A: Yeah. Honestly, if you watch the first episode [that I’m in] you can definitely tell. Growing up, I went to drama class and stuff like that. I used to go to class every Saturday afternoon and I would be part of these little shows. But I was never taken to professional acting lessons. I had Irish parents. I didn’t have an LA mother driving me around to auditions. I see all of that now, because I’m based in LA, but that was not my upbringing at all. And I’m grateful for that.

Q: So how long have you been [working on] your own music?

A: I started writing songs about three or four years ago. I always wanted to, I just didn’t know how. It’s not easy. My favorite artists are independent songwriters who are writing their own records and putting out a record every 12 or 18 months. So I’d been listening to those people for five or seven years and I really wanted to do that. I really wanted to tell my stories. I just needed to learn the craft of songwriting because I didn’t want to just walk into it, because that’s a disservice to songwriters around the world. So I went through [the] process of learning [it]. I worked with producers and writers. . . . I’ve worked with hundreds of people over the last three or four years. Eventually, I came into a group with my producers now, who are Irish. We just got some songwriting sessions together and the stuff we churned out was actually good. It was the first time I felt like I had people who understood what I was looking for and what sound I wanted. It just clicked. Then, in the last year, for two or three weeks at a time, we just locked ourselves in the studio and wrote songs, produced them and recorded them, all that stuff. I just released a song, “Slow Dance,” which premiered on the Elvis Duran show, which was really cool. Actually, it was more than pretty cool - I was blown away by that. Then the EP is coming out on March 30 and the tour is after that.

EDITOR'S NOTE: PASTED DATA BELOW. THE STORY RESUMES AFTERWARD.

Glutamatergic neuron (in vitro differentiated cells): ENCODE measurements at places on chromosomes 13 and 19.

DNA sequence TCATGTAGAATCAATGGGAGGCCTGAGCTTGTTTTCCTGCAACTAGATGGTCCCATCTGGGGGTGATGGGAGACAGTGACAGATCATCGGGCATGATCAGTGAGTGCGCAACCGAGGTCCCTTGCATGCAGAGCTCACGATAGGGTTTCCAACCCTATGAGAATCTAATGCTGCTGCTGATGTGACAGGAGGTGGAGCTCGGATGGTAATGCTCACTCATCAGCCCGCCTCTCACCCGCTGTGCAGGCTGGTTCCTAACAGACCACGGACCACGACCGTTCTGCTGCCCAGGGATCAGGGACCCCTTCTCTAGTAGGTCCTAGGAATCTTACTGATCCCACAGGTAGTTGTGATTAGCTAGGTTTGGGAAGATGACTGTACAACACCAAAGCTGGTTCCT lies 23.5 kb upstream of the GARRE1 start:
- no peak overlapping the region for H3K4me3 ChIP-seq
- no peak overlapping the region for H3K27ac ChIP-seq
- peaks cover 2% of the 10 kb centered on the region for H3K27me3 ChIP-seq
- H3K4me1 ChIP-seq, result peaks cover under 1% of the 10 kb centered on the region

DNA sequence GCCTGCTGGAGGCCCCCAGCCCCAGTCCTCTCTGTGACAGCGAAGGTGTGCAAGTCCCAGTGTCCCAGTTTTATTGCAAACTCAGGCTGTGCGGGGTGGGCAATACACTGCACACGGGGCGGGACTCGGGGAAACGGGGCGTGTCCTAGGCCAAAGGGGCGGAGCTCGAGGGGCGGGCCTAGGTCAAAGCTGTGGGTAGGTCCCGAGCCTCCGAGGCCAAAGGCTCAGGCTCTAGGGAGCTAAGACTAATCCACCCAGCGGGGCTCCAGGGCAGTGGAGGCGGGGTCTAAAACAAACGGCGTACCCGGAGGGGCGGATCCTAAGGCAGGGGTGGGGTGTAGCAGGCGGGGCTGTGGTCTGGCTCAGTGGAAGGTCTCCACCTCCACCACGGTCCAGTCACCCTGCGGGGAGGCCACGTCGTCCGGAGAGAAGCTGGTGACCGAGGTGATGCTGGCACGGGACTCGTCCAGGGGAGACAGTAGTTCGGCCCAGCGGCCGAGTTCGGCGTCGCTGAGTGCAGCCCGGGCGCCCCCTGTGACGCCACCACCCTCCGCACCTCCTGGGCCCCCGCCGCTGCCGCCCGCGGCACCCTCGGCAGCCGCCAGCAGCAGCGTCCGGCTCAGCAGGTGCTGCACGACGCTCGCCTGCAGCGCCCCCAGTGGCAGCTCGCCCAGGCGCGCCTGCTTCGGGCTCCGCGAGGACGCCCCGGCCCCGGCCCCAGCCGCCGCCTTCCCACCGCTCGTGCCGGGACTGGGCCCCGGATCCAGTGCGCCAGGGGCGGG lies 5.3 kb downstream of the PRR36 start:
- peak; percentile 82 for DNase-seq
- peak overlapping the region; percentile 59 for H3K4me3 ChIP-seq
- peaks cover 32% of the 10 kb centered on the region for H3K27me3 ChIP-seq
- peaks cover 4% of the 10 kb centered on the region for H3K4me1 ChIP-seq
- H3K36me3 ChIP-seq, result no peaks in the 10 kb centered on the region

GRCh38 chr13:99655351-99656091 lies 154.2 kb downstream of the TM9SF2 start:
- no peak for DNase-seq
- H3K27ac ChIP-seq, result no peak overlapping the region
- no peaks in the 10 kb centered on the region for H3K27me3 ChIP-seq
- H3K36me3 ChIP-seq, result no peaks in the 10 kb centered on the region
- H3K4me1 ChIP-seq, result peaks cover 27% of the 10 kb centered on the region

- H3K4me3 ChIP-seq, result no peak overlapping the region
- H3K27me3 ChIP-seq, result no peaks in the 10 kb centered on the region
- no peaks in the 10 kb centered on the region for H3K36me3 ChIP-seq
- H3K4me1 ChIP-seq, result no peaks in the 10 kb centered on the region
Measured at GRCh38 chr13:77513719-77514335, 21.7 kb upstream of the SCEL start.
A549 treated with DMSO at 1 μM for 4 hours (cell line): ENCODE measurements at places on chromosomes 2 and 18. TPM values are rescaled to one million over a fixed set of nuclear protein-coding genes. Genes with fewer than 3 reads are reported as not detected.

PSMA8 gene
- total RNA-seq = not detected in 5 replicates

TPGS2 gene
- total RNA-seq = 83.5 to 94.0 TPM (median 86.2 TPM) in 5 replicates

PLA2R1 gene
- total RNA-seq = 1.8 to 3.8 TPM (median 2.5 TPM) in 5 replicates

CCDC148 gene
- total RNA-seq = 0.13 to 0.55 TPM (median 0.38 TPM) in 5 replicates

Q: What’s your songwriting process like?

A: I start with a story, because I know my sound now [and] my producers know what we need to do to make it. We get in a room, we mess around with a few chords and get a few melodies. One of my strengths is writing chorus melodies, I really love writing hooky melodies and it sort of comes naturally. Then we figure out the formula and what we want it to sound like. Before you know it, we’re sitting there with a demo. Then we [build it from there].

Q: What sort of stories or experiences have inspired the songs?

A: “Slow Dance,” is about being young and falling in love. It’s also my personal story [because] I’m always on the road, I’m always touring, I just made a movie, just all these things that are constantly moving pieces for me. But no matter what, I always have this person who is my anchor. No matter what, when it comes to her [it’s steady]. I have a song on the album called “No More Time,” which the EP itself is actually called. That song is about making sure you grab the day and use your initiative. Just because life is short and when you get to travel the world, it’s odd, when you get back the world becomes a much smaller place. Time goes so quick for me personally and I know I’m not the only one who feels that. Then “Sweetest Goodbye,” is about me leaving home. I wrote with a guy [named] Mark Kaplus, who is a great singer-songwriter. It's about my nieces and nephews and coming home. So I think [the album] is going to be relatable for a lot of people. People seem to be enjoying “Slow Dance” so far, but what I’m most excited about is my first original record. I think this is a really strong starting point and I’m already excited to get better.

Q: Like you just said, you were just filming a movie. Can you tell me about it?

A: We shot a movie, it was my first year not going home for Christmas, which was the only hard part about it. But I couldn’t turn it down. We were in Santa Fe and the movie is called “Santa Fake.” It’ll be released in November and I got to work with Heather Morris again from “Glee.” I worked with John Rhys-Davies who plays Gimli in “Lord of the Rings” and Judd Nelson from “The Breakfast Club” and Jeff Fahey from “Lost.” We [filmed] for about a month. My character was the main role so it was a crazy experience, but I absolutely loved it. It was my first movie, so I’m very curious and nervous to see how it comes out.

Q: How do you feel like you’re doing balancing singing and acting careers?

A: My acting career definitely gets a bit of a cold shoulder, to be honest. For my agent, I have to be a frustrating client because I’m always so busy doing something. Music is a priority for me [and] I’ve never shied away from that. I feel like it’s a bit of a disservice to say that both of them are my priorities because that’s not [true]. I’d love to get to a point with [my] music where I could take on acting projects and grow within acting projects because of my musical profile. That’s the idea for the next five years. But music is No. 1 for sure.


Damian McGinty

WHEN: 8 p.m. Wednesday

WHERE: The Linda/WAMC’s Performing Arts Studio

TICKETS: $35-$100

MORE INFO: Thelinda.org; 518-465-5233 x158